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Venez avec moi en Provence: Contes

February 21st, 2011

venez avec moi en Provence:  Contes

You have never heard of Contes ? Ne vous en faites pas (don’t worry) most travelers to France have not.  It is not a typical vacation destination point unless you are as obsessed with food markets and the people that grow the food (as I am). Contes is a small country village in the south of France, approximately a twenty minutes drive north of Nice. The tiny town is home to the usual quaint French village charm found throughout the south of France: the small country homes surrounded by olive trees and fields of lavender; the town center with the father and son butcher shop and the family-owned pâtisseries with neighbors chatting over a cup of coffee; the little town school, and  les fêtes throughout the summer.  One thing that makes Contes particularly  special is its food cooperative.  I learned of the cooperative from my close friend and her mother who themselves make the weekly pilgrimage to Contes.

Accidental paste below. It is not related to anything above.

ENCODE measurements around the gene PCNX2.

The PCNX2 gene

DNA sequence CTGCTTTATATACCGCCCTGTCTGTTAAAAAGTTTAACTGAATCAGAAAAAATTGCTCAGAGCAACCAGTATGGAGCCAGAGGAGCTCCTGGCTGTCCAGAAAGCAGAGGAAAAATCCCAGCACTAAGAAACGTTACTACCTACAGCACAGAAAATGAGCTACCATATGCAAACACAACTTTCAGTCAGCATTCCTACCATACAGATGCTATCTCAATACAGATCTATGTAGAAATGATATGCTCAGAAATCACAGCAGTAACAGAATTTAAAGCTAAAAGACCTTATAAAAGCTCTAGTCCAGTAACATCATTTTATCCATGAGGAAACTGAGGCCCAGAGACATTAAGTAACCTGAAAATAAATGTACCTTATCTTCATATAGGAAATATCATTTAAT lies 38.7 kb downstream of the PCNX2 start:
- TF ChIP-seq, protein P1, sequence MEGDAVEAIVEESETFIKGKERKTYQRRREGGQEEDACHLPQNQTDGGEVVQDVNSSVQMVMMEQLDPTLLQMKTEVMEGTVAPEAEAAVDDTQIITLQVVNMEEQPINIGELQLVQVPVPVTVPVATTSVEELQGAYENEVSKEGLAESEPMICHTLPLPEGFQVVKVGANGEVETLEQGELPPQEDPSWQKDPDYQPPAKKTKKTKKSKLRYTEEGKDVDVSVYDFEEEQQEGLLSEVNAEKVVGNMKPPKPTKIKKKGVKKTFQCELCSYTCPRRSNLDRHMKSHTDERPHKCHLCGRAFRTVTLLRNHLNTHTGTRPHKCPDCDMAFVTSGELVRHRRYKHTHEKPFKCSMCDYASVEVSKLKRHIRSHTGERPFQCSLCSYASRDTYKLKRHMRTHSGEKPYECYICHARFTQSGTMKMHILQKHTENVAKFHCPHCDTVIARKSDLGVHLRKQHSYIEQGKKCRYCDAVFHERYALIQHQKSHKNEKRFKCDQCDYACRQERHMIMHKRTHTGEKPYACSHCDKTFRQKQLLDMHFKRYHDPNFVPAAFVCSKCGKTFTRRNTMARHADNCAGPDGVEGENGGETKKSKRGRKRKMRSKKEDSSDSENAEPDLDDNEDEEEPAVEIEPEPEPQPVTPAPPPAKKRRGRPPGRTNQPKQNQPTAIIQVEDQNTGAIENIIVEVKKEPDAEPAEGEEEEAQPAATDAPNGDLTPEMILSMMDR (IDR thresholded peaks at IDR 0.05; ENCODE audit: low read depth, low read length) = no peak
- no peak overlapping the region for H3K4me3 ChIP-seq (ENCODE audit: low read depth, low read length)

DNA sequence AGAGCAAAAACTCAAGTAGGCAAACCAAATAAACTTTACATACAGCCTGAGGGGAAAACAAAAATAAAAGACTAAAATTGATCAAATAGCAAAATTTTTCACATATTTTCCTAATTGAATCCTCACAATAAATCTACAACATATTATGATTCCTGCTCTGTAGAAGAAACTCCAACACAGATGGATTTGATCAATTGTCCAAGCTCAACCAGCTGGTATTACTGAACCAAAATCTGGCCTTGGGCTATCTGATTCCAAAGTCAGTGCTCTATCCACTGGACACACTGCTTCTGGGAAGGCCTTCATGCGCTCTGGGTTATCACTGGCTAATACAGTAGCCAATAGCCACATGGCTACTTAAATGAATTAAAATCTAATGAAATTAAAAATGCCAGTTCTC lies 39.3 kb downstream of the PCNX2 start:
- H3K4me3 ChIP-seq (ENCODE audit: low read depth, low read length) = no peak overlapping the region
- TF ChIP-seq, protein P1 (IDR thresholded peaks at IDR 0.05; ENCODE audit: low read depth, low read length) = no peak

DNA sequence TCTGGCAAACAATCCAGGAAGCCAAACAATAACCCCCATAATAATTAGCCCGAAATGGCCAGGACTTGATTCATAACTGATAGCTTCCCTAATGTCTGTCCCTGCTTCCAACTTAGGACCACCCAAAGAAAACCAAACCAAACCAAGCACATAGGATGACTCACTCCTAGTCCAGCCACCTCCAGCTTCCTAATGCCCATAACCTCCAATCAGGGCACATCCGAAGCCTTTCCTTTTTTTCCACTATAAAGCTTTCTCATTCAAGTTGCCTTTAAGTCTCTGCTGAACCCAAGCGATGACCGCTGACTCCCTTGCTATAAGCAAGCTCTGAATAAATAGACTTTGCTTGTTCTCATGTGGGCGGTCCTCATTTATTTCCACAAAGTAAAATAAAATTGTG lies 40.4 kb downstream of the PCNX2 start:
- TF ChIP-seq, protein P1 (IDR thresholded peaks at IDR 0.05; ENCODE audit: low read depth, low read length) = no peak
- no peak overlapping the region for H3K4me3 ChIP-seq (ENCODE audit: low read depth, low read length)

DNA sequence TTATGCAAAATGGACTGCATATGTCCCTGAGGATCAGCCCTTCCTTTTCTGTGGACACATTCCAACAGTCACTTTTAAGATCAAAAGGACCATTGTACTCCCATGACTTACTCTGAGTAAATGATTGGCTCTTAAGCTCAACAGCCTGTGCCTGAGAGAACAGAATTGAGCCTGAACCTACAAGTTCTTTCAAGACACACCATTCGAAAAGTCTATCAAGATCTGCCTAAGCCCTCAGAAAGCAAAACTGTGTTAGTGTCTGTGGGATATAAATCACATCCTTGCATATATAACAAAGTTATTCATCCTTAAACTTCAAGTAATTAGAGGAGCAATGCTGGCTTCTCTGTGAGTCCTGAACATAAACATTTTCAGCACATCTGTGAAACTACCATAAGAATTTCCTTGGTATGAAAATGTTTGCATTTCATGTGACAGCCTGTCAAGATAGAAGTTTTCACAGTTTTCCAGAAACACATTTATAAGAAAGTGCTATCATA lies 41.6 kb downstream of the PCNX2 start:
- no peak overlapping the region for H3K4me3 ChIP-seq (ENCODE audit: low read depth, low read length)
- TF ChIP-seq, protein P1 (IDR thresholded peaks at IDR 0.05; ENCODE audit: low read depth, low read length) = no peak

Every Saturday morning in a one room building that looks like a barn there is the Contes cooperative .  Contes residents and those living in surrounding areas bring their finest fruits, vegetables, herbs, cheeses, meats, preserves, and oils to sell.  The cooperative is something everyone plans their week and day around because if you want a good selection, you have to go early.


The selection changes weekly depending upon what is grown. The array of fruits and vegetables displayed transform the barn-like room into one of color and aroma. The herbs are so fresh and plentiful that you can smell them outside the large cooperative door.  The cheese is made by local farmers from the raw milk of their goats and cows.  If you ask, they can tell you the name of the animal from which the milk came.  Meat from animals that were recently slaughtered (but aged enough that the meat is no longer green), raised in the hills of Provence by local farmers who can tell you exactly what the animals ate when when they were butchered.  Locals also proudly display their homemade items presented with French simplistic style: bottles of olive oil pressed from local trees; jars of tomato sauce made with the Provençales tomatoes; and confiture to slather on your morning baguette.